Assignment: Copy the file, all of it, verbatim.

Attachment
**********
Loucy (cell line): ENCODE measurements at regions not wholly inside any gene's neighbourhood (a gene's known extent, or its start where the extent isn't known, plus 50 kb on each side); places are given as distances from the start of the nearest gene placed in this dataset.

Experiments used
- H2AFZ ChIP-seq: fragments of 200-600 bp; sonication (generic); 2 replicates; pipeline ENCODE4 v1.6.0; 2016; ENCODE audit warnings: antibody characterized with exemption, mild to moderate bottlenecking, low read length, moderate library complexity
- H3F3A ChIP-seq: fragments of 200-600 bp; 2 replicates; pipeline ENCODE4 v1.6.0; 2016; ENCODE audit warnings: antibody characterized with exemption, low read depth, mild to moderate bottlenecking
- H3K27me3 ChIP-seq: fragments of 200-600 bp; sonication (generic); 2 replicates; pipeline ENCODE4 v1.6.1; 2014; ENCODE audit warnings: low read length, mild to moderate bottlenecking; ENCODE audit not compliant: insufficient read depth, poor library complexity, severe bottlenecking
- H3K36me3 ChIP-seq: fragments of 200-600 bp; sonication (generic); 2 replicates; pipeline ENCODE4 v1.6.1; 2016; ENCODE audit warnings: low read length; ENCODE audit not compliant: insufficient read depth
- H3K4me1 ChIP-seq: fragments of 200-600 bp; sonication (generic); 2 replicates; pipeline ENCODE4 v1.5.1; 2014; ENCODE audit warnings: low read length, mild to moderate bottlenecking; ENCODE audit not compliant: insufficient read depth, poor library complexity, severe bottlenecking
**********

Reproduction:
Loucy (cell line): ENCODE measurements at regions not wholly inside any gene's neighbourhood (a gene's known extent, or its start where the extent isn't known, plus 50 kb on each side); places are given as distances from the start of the nearest gene placed in this dataset.

Experiments used
- H2AFZ ChIP-seq: fragments of 200-600 bp; sonication (generic); 2 replicates; pipeline ENCODE4 v1.6.0; 2016; ENCODE audit warnings: antibody characterized with exemption, mild to moderate bottlenecking, low read length, moderate library complexity
- H3F3A ChIP-seq: fragments of 200-600 bp; 2 replicates; pipeline ENCODE4 v1.6.0; 2016; ENCODE audit warnings: antibody characterized with exemption, low read depth, mild to moderate bottlenecking
- H3K27me3 ChIP-seq: fragments of 200-600 bp; sonication (generic); 2 replicates; pipeline ENCODE4 v1.6.1; 2014; ENCODE audit warnings: low read length, mild to moderate bottlenecking; ENCODE audit not compliant: insufficient read depth, poor library complexity, severe bottlenecking
- H3K36me3 ChIP-seq: fragments of 200-600 bp; sonication (generic); 2 replicates; pipeline ENCODE4 v1.6.1; 2016; ENCODE audit warnings: low read length; ENCODE audit not compliant: insufficient read depth
- H3K4me1 ChIP-seq: fragments of 200-600 bp; sonication (generic); 2 replicates; pipeline ENCODE4 v1.5.1; 2014; ENCODE audit warnings: low read length, mild to moderate bottlenecking; ENCODE audit not compliant: insufficient read depth, poor library complexity, severe bottlenecking